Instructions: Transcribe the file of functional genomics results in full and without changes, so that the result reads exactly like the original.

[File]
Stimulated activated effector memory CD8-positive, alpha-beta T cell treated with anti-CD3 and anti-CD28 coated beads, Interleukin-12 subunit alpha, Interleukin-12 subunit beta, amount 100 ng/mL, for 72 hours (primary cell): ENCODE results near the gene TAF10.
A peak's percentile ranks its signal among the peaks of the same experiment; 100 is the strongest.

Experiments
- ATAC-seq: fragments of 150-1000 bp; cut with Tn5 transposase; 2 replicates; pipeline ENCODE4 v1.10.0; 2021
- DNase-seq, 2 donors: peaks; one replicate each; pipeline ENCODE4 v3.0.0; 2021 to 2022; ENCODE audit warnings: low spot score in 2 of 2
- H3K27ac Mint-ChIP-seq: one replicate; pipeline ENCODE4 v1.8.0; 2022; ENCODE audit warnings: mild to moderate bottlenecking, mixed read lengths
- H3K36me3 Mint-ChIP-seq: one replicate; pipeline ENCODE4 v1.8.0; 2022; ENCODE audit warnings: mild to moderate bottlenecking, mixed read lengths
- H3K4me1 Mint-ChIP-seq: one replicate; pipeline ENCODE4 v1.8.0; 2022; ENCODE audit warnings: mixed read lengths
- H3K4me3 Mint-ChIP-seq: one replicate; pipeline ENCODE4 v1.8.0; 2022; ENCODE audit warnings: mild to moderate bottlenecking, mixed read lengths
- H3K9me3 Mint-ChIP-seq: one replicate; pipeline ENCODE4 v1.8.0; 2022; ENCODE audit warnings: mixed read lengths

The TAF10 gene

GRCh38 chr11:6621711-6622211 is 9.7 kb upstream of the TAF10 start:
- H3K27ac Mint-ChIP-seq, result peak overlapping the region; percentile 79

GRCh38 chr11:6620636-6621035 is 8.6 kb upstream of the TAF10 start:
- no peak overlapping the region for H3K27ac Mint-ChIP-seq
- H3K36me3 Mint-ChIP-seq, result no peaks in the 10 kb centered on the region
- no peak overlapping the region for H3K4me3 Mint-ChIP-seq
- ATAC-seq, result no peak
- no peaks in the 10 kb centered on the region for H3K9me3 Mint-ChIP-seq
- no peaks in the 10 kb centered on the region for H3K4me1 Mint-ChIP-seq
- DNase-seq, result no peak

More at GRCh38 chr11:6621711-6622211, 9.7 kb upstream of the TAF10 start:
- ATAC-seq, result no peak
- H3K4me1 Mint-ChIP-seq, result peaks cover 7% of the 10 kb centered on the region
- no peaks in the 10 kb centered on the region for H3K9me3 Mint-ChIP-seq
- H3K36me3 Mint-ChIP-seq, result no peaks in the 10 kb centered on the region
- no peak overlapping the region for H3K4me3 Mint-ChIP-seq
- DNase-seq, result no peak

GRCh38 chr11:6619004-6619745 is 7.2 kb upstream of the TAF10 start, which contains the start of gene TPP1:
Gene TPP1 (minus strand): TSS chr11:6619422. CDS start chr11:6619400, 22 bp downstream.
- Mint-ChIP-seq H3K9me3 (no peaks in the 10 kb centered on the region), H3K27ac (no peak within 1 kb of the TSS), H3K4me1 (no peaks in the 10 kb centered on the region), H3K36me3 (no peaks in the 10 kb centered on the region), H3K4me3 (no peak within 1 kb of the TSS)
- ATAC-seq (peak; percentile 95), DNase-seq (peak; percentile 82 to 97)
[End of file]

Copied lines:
Stimulated activated effector memory CD8-positive, alpha-beta T cell treated with anti-CD3 and anti-CD28 coated beads, Interleukin-12 subunit alpha, Interleukin-12 subunit beta, amount 100 ng/mL, for 72 hours (primary cell): ENCODE results near the gene TAF10.
A peak's percentile ranks its signal among the peaks of the same experiment; 100 is the strongest.

Experiments
- ATAC-seq: fragments of 150-1000 bp; cut with Tn5 transposase; 2 replicates; pipeline ENCODE4 v1.10.0; 2021
- DNase-seq, 2 donors: peaks; one replicate each; pipeline ENCODE4 v3.0.0; 2021 to 2022; ENCODE audit warnings: low spot score in 2 of 2
- H3K27ac Mint-ChIP-seq: one replicate; pipeline ENCODE4 v1.8.0; 2022; ENCODE audit warnings: mild to moderate bottlenecking, mixed read lengths
- H3K36me3 Mint-ChIP-seq: one replicate; pipeline ENCODE4 v1.8.0; 2022; ENCODE audit warnings: mild to moderate bottlenecking, mixed read lengths
- H3K4me1 Mint-ChIP-seq: one replicate; pipeline ENCODE4 v1.8.0; 2022; ENCODE audit warnings: mixed read lengths
- H3K4me3 Mint-ChIP-seq: one replicate; pipeline ENCODE4 v1.8.0; 2022; ENCODE audit warnings: mild to moderate bottlenecking, mixed read lengths
- H3K9me3 Mint-ChIP-seq: one replicate; pipeline ENCODE4 v1.8.0; 2022; ENCODE audit warnings: mixed read lengths

The TAF10 gene

GRCh38 chr11:6621711-6622211 is 9.7 kb upstream of the TAF10 start:
- H3K27ac Mint-ChIP-seq, result peak overlapping the region; percentile 79

GRCh38 chr11:6620636-6621035 is 8.6 kb upstream of the TAF10 start:
- no peak overlapping the region for H3K27ac Mint-ChIP-seq
- H3K36me3 Mint-ChIP-seq, result no peaks in the 10 kb centered on the region
- no peak overlapping the region for H3K4me3 Mint-ChIP-seq
- ATAC-seq, result no peak
- no peaks in the 10 kb centered on the region for H3K9me3 Mint-ChIP-seq
- no peaks in the 10 kb centered on the region for H3K4me1 Mint-ChIP-seq
- DNase-seq, result no peak

More at GRCh38 chr11:6621711-6622211, 9.7 kb upstream of the TAF10 start:
- ATAC-seq, result no peak
- H3K4me1 Mint-ChIP-seq, result peaks cover 7% of the 10 kb centered on the region
- no peaks in the 10 kb centered on the region for H3K9me3 Mint-ChIP-seq
- H3K36me3 Mint-ChIP-seq, result no peaks in the 10 kb centered on the region
- no peak overlapping the region for H3K4me3 Mint-ChIP-seq
- DNase-seq, result no peak

GRCh38 chr11:6619004-6619745 is 7.2 kb upstream of the TAF10 start, which contains the start of gene TPP1:
Gene TPP1 (minus strand): TSS chr11:6619422. CDS start chr11:6619400, 22 bp downstream.
- Mint-ChIP-seq H3K9me3 (no peaks in the 10 kb centered on the region), H3K27ac (no peak within 1 kb of the TSS), H3K4me1 (no peaks in the 10 kb centered on the region), H3K36me3 (no peaks in the 10 kb centered on the region), H3K4me3 (no peak within 1 kb of the TSS)
- ATAC-seq (peak; percentile 95), DNase-seq (peak; percentile 82 to 97)